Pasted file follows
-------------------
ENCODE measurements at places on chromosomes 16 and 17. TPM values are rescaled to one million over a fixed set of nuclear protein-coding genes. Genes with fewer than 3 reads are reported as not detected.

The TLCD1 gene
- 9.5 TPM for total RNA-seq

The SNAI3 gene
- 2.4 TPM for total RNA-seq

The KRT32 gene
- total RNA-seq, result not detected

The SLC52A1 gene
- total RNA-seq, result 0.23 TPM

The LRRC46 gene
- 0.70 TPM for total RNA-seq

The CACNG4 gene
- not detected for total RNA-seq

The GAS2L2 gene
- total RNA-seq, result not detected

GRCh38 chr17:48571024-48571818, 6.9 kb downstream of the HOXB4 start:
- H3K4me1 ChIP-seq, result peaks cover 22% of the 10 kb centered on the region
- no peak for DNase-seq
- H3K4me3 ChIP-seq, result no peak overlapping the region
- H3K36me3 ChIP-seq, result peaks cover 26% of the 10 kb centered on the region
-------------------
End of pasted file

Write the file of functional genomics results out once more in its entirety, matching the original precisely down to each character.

ENCODE measurements at places on chromosomes 16 and 17. TPM values are rescaled to one million over a fixed set of nuclear protein-coding genes. Genes with fewer than 3 reads are reported as not detected.

The TLCD1 gene
- 9.5 TPM for total RNA-seq

The SNAI3 gene
- 2.4 TPM for total RNA-seq

The KRT32 gene
- total RNA-seq, result not detected

The SLC52A1 gene
- total RNA-seq, result 0.23 TPM

The LRRC46 gene
- 0.70 TPM for total RNA-seq

The CACNG4 gene
- not detected for total RNA-seq

The GAS2L2 gene
- total RNA-seq, result not detected

GRCh38 chr17:48571024-48571818, 6.9 kb downstream of the HOXB4 start:
- H3K4me1 ChIP-seq, result peaks cover 22% of the 10 kb centered on the region
- no peak for DNase-seq
- H3K4me3 ChIP-seq, result no peak overlapping the region
- H3K36me3 ChIP-seq, result peaks cover 26% of the 10 kb centered on the region